Blessed are they which are persecuted for righteousness' sake; for theirs is the kingdom of heaven. Fame, or the applause of the world, does not give solid contentment, by satisfying true ambition; but to be reviled falsely in the ways of righteousness, and to share in affronts with God, is a dignity that yields infinitely greater joy, and is that by which the saints and prophets have been distinguished in all ages.
Blessed are ye when men shall revile you, and persecute you, and shall say all manner of evil against you, falsely, for my sake. Rejoice, and be exceeding glad, for great is your reward in heaven: for so persecuted they the prophets which were before you. Thus spake the Son of God; and it may easily be believed, that the persons whom he thus described shall be blessed as he declared; for reason itself sheweth, that the poor in spirit, the mourners for sin, the meek, those who hunger after righteousness, the merciful, the pure, the peace-makers, the reviled and persecuted for righteousness' sake, and such like, are beloved of God. But they who are beloved of God must be supremely happy. None of the sensations of pleasure which now enter the human mind, properly speaking, are produced by the objects which occasion them, but by the power of God, who uses these objects only as instruments. Therefore, without mentioning the divine joys that arise from the possession of holy dispositions, if God can, by low and terrestrial objects, give such great and manifold delights as we now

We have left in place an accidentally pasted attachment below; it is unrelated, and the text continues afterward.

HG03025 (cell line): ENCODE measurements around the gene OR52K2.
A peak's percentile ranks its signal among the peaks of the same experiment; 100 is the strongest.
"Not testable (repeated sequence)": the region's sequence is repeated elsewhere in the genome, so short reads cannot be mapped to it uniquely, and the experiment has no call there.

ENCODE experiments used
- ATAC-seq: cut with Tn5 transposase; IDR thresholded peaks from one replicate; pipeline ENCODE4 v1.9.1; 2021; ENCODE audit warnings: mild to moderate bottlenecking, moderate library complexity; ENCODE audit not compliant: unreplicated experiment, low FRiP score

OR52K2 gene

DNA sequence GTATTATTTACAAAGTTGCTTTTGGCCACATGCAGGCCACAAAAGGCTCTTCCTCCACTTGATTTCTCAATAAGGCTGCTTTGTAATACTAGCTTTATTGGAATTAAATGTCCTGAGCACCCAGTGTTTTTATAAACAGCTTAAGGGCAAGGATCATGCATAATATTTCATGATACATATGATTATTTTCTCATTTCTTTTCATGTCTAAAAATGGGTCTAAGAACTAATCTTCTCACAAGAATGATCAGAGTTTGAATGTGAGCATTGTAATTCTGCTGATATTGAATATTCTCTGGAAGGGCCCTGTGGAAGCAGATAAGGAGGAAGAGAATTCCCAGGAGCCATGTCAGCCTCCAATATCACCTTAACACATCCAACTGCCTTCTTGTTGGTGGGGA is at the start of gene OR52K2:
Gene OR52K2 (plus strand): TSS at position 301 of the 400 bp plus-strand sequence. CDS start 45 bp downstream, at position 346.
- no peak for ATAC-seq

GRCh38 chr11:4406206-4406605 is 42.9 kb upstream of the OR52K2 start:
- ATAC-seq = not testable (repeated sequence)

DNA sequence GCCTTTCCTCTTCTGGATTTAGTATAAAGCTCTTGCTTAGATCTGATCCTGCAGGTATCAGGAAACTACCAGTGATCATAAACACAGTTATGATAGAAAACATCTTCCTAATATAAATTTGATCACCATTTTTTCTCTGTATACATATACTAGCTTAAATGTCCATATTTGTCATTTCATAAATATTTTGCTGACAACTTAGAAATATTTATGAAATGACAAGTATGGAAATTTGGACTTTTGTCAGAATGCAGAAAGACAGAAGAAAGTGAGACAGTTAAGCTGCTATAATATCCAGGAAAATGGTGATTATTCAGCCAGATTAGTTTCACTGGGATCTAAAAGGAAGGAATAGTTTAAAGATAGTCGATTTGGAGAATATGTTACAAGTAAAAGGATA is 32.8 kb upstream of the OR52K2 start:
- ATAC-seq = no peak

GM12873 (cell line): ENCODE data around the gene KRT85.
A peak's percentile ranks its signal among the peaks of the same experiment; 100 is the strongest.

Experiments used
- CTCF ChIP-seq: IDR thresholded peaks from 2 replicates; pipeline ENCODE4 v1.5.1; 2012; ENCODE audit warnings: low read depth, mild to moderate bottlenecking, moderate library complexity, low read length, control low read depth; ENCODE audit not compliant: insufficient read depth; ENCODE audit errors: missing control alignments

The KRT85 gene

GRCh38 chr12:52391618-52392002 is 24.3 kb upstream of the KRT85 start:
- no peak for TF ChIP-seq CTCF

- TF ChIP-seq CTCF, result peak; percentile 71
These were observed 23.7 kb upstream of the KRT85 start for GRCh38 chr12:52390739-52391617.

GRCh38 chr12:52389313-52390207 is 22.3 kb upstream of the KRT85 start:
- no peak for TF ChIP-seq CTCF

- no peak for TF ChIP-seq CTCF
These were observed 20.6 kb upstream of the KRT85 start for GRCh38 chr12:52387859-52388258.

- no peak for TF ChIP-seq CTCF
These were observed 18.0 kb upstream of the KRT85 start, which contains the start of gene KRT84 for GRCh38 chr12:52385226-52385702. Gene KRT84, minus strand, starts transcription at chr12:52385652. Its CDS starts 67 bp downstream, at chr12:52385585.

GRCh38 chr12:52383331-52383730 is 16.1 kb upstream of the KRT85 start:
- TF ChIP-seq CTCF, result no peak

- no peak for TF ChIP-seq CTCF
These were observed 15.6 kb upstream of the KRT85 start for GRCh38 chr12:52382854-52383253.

possess, may he not carry the joys of his favourites vastly higher, by objects infinitely mobler; even such objects as we have reason to believe will subsist in heaven, the state which the wisdom of the Almighty has contrived, and his power formed, for the happiness of his friends and people.
Having thus described true happiness, Jesus addressed himself to his disciples in general, and explained their duty as teachers appointed to lead others in the road thither. For, as they were all eye-witnesses, they were all to become ministers of the word. Hence he compared them to salt, representing the efficacy of their good example, to season men's minds with a love of piety and virtue, which is the proper preservative of spiritual substances. Ye are the salt of the earth; but if the salt have lost its savour, wherewith shall" it be salted? it is thenceforth good for nothing, but to be cast out, and to be trodden under-foot of men. If ye, whose business it is to reform mankind, be wicked yourselves, ye cannot be reclaimed, but will be the most useless and contemptible of men.